ONE of the rarest Australian-built muscle cars is the Javelin, from American Motors Corporation, a car best known for its exploits against the Mustangs and Camaros in the incredible US Trans-Am race series.
AMC produced kits in the US, shipped them to Port Melbourne and assembled them at the Australian Motor Industries factory not far from Holdenís headquarters. The Javelin and all other AMC models were sold here under the Rambler brand.
The Javelin coupe sold here for about $7500 in 1968, which was almost double the price of the XT Falcon GT and Holden Monaro GTS 327 at the time.
The top-shelf models ran a 343ci (5.6-litre) V8 engine hooked up to a three-speed automatic transmission.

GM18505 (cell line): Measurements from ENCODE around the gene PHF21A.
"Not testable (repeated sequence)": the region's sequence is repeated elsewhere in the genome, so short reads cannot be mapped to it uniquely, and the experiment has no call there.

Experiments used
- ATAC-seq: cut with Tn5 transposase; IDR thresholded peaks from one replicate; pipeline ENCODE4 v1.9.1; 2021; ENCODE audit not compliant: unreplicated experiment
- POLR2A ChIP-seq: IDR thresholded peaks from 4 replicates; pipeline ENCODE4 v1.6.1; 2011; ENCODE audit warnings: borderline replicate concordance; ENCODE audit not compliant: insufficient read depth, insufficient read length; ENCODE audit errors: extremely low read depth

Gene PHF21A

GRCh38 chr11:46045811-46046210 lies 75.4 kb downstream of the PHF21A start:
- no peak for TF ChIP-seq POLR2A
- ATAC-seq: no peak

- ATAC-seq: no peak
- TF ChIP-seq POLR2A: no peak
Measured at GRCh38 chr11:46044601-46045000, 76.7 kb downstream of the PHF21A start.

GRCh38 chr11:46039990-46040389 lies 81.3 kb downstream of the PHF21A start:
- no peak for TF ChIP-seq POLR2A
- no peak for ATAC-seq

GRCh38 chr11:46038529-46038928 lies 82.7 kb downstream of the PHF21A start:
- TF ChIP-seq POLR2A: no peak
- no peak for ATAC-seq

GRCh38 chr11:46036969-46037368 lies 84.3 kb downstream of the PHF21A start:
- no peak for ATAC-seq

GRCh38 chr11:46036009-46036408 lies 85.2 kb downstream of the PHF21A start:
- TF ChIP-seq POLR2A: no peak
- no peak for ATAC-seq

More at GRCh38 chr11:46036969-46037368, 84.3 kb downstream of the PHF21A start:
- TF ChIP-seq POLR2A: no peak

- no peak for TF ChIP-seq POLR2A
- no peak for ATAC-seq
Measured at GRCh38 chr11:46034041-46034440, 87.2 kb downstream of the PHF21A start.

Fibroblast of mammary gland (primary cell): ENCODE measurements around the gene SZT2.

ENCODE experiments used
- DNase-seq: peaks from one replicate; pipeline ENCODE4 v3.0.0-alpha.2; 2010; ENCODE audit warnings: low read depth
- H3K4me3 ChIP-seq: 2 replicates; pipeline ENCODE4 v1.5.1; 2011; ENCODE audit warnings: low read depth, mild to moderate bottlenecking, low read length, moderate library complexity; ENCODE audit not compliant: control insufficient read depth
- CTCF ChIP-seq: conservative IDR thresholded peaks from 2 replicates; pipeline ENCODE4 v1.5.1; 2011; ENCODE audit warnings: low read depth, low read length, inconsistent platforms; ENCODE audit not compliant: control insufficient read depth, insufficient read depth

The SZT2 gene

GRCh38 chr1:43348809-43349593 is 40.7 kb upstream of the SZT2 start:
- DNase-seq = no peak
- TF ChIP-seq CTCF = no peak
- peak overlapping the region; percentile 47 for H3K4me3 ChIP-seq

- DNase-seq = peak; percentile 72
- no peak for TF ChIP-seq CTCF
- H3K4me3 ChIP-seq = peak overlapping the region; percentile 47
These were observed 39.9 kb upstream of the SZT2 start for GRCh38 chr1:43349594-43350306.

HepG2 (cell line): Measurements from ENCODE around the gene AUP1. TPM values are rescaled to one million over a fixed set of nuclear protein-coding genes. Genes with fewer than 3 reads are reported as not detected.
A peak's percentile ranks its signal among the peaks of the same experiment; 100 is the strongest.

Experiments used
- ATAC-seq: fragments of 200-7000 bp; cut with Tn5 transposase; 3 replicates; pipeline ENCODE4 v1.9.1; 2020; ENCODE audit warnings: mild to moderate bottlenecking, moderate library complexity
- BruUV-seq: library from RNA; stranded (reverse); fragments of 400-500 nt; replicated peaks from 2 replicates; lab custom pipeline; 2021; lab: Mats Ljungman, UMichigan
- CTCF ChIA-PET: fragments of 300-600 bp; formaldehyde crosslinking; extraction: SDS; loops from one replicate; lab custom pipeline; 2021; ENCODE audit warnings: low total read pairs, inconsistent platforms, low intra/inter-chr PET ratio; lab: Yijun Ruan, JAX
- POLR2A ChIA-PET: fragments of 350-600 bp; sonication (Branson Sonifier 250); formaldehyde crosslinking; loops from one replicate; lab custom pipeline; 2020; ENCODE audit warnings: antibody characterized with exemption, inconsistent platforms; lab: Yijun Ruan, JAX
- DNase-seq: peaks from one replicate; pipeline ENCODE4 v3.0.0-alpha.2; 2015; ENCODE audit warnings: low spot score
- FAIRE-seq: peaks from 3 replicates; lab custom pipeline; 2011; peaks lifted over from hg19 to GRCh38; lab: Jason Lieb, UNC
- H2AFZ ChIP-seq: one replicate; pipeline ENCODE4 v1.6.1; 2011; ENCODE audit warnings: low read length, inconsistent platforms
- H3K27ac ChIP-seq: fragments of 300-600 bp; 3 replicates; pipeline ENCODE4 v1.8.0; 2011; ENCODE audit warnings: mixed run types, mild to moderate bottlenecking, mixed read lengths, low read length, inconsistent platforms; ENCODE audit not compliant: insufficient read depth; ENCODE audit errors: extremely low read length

AMI also produced the Rambler AMX, Hornet and Matador models Ė and one prototype of the Gremlin hatch, a quirky small hatch with a six-cylinder engine. This right-hand-drive car was recently shipped back to the US and fully restored by an American AMC fan.
The kits for Australia were produced at AMCís Kenosha plant in Wisconsin, but certain parts were left out so they could be sourced locally in order to earn tax benefits under rules that encouraged local component production. They were painted in the US, which meant no unique Australian colour schemes. AMI sourced seat trim, carpet and a few other minor components from local suppliers.
Roughly 250 Javelins were built in Australia from 1968-72 and Rambler production at the Melbourne plant finished in 1978.
Itís a snorting two-door V8 muscle car
It cost almost twice as much as a Monaro GTS